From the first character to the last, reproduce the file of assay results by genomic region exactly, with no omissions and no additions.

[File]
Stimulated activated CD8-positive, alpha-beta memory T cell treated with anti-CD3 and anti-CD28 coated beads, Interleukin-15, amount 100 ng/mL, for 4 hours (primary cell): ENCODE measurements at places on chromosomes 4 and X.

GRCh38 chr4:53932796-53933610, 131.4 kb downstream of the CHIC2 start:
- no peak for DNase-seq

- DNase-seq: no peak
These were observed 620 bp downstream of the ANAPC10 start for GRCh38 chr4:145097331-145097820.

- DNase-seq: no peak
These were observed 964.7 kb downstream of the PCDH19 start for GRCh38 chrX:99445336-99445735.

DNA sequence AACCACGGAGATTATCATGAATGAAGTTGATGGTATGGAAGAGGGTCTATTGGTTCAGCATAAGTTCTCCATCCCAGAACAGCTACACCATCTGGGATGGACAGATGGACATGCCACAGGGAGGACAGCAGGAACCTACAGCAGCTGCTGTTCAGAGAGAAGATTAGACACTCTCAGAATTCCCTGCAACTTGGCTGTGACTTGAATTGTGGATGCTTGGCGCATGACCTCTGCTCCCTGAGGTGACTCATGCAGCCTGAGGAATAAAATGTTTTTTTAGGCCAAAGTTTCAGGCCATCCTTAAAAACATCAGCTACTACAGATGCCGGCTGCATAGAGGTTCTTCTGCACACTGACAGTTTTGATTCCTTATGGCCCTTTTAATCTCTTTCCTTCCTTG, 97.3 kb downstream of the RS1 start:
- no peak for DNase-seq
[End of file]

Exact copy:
Stimulated activated CD8-positive, alpha-beta memory T cell treated with anti-CD3 and anti-CD28 coated beads, Interleukin-15, amount 100 ng/mL, for 4 hours (primary cell): ENCODE measurements at places on chromosomes 4 and X.

GRCh38 chr4:53932796-53933610, 131.4 kb downstream of the CHIC2 start:
- no peak for DNase-seq

- DNase-seq: no peak
These were observed 620 bp downstream of the ANAPC10 start for GRCh38 chr4:145097331-145097820.

- DNase-seq: no peak
These were observed 964.7 kb downstream of the PCDH19 start for GRCh38 chrX:99445336-99445735.

DNA sequence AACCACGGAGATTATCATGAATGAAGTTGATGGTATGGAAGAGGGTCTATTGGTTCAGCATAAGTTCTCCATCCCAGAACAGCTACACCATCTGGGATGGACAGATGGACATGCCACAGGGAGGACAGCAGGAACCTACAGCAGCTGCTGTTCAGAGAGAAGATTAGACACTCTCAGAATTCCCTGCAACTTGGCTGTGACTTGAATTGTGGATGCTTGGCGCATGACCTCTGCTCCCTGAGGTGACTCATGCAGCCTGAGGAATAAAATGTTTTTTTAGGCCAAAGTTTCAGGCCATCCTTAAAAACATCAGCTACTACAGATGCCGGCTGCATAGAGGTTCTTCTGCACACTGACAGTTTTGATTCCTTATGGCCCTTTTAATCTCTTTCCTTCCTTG, 97.3 kb downstream of the RS1 start:
- no peak for DNase-seq